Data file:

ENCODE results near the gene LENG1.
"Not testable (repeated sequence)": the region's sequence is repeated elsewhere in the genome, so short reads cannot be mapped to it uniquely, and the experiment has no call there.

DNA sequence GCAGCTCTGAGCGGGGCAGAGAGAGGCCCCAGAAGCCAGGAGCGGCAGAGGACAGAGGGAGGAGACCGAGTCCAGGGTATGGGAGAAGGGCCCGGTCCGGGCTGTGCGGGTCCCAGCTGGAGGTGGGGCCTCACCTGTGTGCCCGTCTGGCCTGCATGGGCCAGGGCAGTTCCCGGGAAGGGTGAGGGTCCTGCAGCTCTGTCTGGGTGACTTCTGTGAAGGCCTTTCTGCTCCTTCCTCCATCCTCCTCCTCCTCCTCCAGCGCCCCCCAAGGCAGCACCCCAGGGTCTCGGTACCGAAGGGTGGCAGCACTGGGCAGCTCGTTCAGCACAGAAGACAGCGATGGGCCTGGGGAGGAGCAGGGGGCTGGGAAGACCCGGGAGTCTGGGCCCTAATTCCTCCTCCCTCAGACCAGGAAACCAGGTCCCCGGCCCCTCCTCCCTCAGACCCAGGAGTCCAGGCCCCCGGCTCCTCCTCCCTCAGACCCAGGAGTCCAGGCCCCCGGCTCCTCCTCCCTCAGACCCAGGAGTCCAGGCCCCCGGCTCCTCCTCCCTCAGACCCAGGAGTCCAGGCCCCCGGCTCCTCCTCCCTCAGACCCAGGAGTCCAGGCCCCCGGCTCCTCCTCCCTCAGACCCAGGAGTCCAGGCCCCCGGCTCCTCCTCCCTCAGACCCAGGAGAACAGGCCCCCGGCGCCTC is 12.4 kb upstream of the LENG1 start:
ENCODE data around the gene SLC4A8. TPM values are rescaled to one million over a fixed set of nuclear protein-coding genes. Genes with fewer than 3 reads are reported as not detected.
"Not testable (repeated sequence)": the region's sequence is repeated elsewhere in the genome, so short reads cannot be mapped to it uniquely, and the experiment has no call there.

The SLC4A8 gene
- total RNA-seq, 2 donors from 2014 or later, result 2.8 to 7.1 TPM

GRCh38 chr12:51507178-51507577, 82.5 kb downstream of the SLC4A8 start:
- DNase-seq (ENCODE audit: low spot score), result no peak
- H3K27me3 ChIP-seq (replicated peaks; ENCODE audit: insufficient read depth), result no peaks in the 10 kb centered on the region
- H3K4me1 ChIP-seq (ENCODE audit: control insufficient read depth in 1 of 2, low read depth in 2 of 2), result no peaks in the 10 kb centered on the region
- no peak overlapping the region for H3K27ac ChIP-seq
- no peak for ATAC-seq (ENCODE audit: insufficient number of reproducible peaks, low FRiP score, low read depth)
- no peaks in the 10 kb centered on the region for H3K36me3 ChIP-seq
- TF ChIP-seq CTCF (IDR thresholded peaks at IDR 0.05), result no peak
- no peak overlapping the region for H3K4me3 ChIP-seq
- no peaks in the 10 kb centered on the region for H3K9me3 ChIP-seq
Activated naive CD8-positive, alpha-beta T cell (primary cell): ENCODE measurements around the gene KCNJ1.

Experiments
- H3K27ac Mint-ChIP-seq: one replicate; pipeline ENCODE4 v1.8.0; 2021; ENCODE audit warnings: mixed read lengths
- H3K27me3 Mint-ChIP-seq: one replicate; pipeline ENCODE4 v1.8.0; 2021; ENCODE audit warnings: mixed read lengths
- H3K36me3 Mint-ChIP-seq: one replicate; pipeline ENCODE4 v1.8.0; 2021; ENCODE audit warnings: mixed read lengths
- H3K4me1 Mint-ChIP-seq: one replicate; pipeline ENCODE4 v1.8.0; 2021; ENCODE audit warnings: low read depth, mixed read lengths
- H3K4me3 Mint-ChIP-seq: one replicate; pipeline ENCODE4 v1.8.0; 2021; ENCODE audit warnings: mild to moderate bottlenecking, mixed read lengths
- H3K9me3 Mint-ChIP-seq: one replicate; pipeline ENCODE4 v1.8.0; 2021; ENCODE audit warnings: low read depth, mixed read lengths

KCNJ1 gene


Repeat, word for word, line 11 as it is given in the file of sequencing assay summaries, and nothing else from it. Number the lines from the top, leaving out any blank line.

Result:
- H3K4me1 ChIP-seq (ENCODE audit: control insufficient read depth in 1 of 2, low read depth in 2 of 2), result no peaks in the 10 kb centered on the region